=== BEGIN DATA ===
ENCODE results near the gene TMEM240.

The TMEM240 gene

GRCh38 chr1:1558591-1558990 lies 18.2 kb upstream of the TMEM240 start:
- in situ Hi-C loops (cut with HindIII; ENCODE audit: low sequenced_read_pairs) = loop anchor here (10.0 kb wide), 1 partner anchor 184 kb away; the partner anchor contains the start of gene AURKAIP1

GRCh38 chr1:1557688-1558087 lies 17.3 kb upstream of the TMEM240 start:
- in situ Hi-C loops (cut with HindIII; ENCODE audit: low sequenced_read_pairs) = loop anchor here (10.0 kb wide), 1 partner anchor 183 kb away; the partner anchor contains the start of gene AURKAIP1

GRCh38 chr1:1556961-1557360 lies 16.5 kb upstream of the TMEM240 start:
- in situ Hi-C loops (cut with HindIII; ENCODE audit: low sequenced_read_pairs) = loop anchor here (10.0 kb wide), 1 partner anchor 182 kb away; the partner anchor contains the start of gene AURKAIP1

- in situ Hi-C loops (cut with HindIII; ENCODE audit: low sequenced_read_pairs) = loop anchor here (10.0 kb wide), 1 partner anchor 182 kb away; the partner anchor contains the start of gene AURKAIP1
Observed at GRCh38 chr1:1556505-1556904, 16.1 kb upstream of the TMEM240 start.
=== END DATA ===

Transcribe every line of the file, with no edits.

ENCODE results near the gene TMEM240.

The TMEM240 gene

GRCh38 chr1:1558591-1558990 lies 18.2 kb upstream of the TMEM240 start:
- in situ Hi-C loops (cut with HindIII; ENCODE audit: low sequenced_read_pairs) = loop anchor here (10.0 kb wide), 1 partner anchor 184 kb away; the partner anchor contains the start of gene AURKAIP1

GRCh38 chr1:1557688-1558087 lies 17.3 kb upstream of the TMEM240 start:
- in situ Hi-C loops (cut with HindIII; ENCODE audit: low sequenced_read_pairs) = loop anchor here (10.0 kb wide), 1 partner anchor 183 kb away; the partner anchor contains the start of gene AURKAIP1

GRCh38 chr1:1556961-1557360 lies 16.5 kb upstream of the TMEM240 start:
- in situ Hi-C loops (cut with HindIII; ENCODE audit: low sequenced_read_pairs) = loop anchor here (10.0 kb wide), 1 partner anchor 182 kb away; the partner anchor contains the start of gene AURKAIP1

- in situ Hi-C loops (cut with HindIII; ENCODE audit: low sequenced_read_pairs) = loop anchor here (10.0 kb wide), 1 partner anchor 182 kb away; the partner anchor contains the start of gene AURKAIP1
Observed at GRCh38 chr1:1556505-1556904, 16.1 kb upstream of the TMEM240 start.